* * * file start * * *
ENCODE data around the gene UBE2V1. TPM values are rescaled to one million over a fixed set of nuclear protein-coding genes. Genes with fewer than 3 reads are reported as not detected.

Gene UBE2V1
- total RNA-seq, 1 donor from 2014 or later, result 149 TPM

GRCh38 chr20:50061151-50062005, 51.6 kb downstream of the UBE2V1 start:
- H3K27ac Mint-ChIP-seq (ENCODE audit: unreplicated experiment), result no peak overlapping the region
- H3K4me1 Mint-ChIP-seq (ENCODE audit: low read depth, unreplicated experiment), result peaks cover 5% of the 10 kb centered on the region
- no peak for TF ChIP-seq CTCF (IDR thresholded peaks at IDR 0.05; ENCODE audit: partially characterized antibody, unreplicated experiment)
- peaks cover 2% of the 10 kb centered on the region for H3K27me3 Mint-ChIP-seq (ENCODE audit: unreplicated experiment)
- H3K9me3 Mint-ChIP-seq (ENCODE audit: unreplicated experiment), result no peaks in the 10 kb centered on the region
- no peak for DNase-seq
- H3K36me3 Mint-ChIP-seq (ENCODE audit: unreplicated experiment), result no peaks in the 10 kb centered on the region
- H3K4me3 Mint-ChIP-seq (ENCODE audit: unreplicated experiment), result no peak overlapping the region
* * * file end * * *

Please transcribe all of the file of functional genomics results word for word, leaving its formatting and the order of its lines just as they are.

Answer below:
ENCODE data around the gene UBE2V1. TPM values are rescaled to one million over a fixed set of nuclear protein-coding genes. Genes with fewer than 3 reads are reported as not detected.

Gene UBE2V1
- total RNA-seq, 1 donor from 2014 or later, result 149 TPM

GRCh38 chr20:50061151-50062005, 51.6 kb downstream of the UBE2V1 start:
- H3K27ac Mint-ChIP-seq (ENCODE audit: unreplicated experiment), result no peak overlapping the region
- H3K4me1 Mint-ChIP-seq (ENCODE audit: low read depth, unreplicated experiment), result peaks cover 5% of the 10 kb centered on the region
- no peak for TF ChIP-seq CTCF (IDR thresholded peaks at IDR 0.05; ENCODE audit: partially characterized antibody, unreplicated experiment)
- peaks cover 2% of the 10 kb centered on the region for H3K27me3 Mint-ChIP-seq (ENCODE audit: unreplicated experiment)
- H3K9me3 Mint-ChIP-seq (ENCODE audit: unreplicated experiment), result no peaks in the 10 kb centered on the region
- no peak for DNase-seq
- H3K36me3 Mint-ChIP-seq (ENCODE audit: unreplicated experiment), result no peaks in the 10 kb centered on the region
- H3K4me3 Mint-ChIP-seq (ENCODE audit: unreplicated experiment), result no peak overlapping the region